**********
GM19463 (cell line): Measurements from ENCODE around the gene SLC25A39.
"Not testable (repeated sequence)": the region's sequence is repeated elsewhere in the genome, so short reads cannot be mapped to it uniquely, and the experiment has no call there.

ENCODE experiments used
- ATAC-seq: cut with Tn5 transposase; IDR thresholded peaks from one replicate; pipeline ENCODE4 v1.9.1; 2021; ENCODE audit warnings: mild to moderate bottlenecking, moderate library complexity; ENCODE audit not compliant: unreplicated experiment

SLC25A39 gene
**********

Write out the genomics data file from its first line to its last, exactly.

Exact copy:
GM19463 (cell line): Measurements from ENCODE around the gene SLC25A39.
"Not testable (repeated sequence)": the region's sequence is repeated elsewhere in the genome, so short reads cannot be mapped to it uniquely, and the experiment has no call there.

ENCODE experiments used
- ATAC-seq: cut with Tn5 transposase; IDR thresholded peaks from one replicate; pipeline ENCODE4 v1.9.1; 2021; ENCODE audit warnings: mild to moderate bottlenecking, moderate library complexity; ENCODE audit not compliant: unreplicated experiment

SLC25A39 gene